This year’s AWP conference was unique for me in a number of ways: not only was it the first time I’ve attended the conference on my home turf of Seattle, but it was also my first chance to enjoy the conference in a purely spectatorial role, as I wasn’t behind a table or booth but free-ranging in manner of a Pacific Northwest chicken. This conference also had a few trouble spots all its own, but at any moment when I could have entered crisis mode, someone met me with such generosity that I can’t help but share some words of gratitude:
When I learned that my publisher was unable to offer my book for sale at its booth this year, the wonderful women of Two Sylvia’s Press, Kelli Russell Agodon and Annette Spaulding-Convy, stepped in to make my book available at their booth. Their generosity in helping me make Burn This House available affirmed what I’ve always believe to be true about the poetry community: this is a literary ecosystem that runs on goodwill and graciousness. I can’t wait to pay forward the same kind of literary help in the future.
On the same day, Lori Hettler at The Next Best Book Club named Burn This House an author discussion title for March/April, and is facilitating a giveaway of ten copies of the book. If anyone wasn’t able to find the collection at AWP, not only is this a great chance to get the book, but also to get it for free! Details are available at the link. Many thanks to Lori for making this happen!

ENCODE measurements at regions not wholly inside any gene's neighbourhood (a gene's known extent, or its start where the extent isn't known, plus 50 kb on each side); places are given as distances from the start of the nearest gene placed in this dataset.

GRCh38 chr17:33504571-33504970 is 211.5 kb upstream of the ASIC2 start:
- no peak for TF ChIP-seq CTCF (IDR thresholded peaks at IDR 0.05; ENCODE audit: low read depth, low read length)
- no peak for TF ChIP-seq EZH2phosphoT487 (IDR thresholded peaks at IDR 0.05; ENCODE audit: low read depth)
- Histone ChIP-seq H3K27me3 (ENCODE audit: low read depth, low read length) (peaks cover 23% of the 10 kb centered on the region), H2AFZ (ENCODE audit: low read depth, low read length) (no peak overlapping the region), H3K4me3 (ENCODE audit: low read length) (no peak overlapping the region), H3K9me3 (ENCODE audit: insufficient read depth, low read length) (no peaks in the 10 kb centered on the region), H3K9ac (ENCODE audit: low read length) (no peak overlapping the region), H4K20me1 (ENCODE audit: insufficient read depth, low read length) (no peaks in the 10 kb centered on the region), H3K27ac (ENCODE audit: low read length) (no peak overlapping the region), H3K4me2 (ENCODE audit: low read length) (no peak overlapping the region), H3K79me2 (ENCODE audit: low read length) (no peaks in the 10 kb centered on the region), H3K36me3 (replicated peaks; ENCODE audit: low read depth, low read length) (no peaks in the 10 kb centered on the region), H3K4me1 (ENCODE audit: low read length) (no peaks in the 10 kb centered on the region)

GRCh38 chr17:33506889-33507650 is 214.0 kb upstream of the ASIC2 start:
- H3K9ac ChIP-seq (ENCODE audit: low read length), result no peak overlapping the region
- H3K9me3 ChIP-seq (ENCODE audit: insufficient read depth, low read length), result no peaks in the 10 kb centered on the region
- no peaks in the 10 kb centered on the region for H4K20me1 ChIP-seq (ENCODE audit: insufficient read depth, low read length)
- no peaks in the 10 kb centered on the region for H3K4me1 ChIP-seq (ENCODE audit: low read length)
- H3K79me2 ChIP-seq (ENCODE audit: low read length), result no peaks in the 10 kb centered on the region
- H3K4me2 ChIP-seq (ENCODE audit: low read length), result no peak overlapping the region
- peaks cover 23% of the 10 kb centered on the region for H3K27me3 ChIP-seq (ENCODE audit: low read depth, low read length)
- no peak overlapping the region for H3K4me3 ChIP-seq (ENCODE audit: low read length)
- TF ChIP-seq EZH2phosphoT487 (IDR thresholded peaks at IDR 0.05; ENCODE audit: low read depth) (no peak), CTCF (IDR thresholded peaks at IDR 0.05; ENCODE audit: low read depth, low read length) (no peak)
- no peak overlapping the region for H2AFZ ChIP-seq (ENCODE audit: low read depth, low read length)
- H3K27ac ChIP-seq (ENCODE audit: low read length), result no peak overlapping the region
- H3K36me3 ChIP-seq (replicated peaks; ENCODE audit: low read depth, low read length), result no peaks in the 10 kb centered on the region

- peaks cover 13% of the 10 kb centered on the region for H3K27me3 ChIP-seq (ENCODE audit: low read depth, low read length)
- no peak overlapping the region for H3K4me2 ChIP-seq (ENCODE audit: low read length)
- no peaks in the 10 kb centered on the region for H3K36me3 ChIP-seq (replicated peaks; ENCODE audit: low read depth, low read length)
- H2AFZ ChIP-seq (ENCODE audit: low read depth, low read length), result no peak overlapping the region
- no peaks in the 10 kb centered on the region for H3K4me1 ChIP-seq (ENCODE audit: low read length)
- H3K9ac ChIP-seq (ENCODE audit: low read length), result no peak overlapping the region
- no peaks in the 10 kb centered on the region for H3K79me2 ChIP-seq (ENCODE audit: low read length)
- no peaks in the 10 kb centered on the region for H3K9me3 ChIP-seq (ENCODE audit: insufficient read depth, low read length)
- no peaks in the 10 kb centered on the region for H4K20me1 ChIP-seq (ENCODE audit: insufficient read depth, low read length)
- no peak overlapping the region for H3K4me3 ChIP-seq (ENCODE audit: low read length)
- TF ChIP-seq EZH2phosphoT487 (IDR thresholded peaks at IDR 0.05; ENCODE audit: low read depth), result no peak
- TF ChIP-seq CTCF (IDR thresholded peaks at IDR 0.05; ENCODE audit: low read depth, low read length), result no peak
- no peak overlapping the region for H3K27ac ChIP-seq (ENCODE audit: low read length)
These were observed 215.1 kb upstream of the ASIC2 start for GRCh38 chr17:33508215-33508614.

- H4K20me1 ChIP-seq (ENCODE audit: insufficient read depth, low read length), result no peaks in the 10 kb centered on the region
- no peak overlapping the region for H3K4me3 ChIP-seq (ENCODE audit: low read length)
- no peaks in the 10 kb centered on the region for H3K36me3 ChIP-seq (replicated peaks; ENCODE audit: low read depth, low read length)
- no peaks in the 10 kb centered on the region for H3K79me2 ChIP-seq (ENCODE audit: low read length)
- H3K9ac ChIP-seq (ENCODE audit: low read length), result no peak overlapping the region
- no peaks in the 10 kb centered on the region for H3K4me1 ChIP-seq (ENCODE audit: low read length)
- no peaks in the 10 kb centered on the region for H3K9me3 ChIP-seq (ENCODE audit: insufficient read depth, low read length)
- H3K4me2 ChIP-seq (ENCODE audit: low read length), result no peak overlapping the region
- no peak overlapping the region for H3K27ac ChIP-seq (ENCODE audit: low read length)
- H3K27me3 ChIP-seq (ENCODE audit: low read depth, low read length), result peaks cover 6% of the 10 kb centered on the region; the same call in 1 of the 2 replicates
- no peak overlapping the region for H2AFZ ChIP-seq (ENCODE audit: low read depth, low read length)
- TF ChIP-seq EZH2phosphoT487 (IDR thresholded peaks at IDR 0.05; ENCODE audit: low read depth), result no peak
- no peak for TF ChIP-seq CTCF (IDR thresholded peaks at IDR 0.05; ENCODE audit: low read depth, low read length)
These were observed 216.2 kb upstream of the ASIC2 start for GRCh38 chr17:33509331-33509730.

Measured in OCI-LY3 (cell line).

Next, Saturday saw me involved in a bizarre encounter on the bookfair floor; I thank my friend and teacher Bruce Holland Rogers for saying everything I feel needs saying about the situation here. Despite being confused, embarrassed, and generally startled by the incident, there’s room for gratitude in this situation, too. Not only did a number of people voice support for me after hearing about what had happened, but my writing partner, Tanya Chernov, also came running–literally–to my side after catching wind of the incident. She made sure I was unharmed, and helped me enjoy the rest of my AWP experience; she walked the bookfair with me for the remainder of the afternoon, and we had a good time with many good laughs, and I can happily report that, with her help and so many others’ kind words, I was able to truly enjoy my day despite one man’s ugly behavior.
Saturday was also the launch of Tahoma Literary Review’s first reading period, and I was gratified to see a strong response to our call for submissions when I logged into our submittable system. I’m grateful for the authors who have entrusted us with their work, and I look forward to reading, publishing, and promoting their work in the days and months ahead.
So, in spite of the ups and downs of the conference, I leave AWP 2014 feeling that the experience was a success specifically because of the goodness of my literary community. I certainly hope that next year’s conference will go a bit more smoothly, but I have nothing but love for those who were so wonderful this week.